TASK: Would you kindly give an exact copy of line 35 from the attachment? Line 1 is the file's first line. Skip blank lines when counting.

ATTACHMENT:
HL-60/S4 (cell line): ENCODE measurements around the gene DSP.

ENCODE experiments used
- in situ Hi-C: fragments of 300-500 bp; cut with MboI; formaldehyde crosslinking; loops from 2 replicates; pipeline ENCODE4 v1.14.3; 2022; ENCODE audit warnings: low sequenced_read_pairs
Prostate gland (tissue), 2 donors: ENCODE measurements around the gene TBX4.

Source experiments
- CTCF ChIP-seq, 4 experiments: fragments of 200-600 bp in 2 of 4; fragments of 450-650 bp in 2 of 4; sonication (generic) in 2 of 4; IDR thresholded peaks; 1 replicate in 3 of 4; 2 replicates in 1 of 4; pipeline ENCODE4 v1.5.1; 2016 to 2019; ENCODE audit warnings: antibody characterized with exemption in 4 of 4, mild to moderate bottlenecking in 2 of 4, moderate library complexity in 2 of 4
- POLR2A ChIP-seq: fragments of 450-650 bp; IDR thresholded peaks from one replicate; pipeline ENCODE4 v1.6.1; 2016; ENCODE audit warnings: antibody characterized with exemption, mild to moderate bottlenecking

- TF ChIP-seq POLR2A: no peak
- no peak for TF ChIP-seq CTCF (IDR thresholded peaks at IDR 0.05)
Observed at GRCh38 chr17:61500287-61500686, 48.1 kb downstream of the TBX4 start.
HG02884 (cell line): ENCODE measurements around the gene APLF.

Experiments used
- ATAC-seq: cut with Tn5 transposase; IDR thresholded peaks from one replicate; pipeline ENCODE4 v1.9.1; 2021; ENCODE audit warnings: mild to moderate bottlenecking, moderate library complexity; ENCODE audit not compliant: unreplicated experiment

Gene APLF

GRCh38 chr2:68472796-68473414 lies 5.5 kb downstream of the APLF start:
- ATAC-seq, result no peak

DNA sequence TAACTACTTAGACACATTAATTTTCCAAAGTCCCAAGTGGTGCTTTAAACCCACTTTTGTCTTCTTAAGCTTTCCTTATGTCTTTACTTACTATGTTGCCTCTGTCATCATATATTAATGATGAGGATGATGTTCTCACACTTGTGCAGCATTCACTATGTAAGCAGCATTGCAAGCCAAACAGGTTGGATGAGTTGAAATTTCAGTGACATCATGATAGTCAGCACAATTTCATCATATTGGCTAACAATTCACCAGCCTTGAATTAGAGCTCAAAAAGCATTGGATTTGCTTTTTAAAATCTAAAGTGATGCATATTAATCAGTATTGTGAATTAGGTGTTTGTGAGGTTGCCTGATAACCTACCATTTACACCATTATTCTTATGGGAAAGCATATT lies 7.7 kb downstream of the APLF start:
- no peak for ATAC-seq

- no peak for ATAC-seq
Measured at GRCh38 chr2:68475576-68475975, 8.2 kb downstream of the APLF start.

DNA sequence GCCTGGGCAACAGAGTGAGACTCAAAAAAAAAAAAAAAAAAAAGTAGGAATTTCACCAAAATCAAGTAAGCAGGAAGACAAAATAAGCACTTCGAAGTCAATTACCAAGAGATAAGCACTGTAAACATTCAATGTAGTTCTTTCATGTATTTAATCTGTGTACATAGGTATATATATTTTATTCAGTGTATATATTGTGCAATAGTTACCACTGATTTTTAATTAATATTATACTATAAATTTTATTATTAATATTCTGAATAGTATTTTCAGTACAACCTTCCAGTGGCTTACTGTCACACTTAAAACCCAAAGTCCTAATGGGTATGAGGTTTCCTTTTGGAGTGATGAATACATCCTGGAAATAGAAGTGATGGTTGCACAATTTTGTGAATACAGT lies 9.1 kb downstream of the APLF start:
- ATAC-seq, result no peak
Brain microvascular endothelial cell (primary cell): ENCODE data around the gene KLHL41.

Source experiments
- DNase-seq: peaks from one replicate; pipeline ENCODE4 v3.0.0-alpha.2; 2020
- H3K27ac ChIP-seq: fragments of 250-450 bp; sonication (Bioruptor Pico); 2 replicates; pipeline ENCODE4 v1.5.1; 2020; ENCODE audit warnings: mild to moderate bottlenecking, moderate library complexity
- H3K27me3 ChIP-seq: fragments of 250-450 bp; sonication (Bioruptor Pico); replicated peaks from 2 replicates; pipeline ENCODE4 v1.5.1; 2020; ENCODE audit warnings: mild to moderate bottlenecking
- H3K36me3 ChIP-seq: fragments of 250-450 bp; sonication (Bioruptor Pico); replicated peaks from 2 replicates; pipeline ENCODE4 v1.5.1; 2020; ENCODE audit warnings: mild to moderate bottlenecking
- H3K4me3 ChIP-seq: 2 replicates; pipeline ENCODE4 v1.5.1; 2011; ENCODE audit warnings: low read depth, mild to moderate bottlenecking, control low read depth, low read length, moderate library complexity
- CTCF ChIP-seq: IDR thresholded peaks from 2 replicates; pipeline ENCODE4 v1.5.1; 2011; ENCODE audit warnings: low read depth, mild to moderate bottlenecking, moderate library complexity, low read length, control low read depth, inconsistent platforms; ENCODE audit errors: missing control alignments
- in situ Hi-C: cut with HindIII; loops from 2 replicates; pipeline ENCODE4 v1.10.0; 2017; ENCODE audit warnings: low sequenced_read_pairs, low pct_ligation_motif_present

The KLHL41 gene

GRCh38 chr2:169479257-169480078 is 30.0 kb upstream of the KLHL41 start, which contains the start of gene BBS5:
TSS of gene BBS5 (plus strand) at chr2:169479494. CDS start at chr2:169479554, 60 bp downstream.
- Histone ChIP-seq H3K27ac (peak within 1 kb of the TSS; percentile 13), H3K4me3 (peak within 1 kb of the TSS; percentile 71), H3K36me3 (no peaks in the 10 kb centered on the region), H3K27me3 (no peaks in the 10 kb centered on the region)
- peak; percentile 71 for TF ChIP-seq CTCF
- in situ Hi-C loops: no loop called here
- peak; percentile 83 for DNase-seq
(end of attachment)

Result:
- Histone ChIP-seq H3K27ac (peak within 1 kb of the TSS; percentile 13), H3K4me3 (peak within 1 kb of the TSS; percentile 71), H3K36me3 (no peaks in the 10 kb centered on the region), H3K27me3 (no peaks in the 10 kb centered on the region)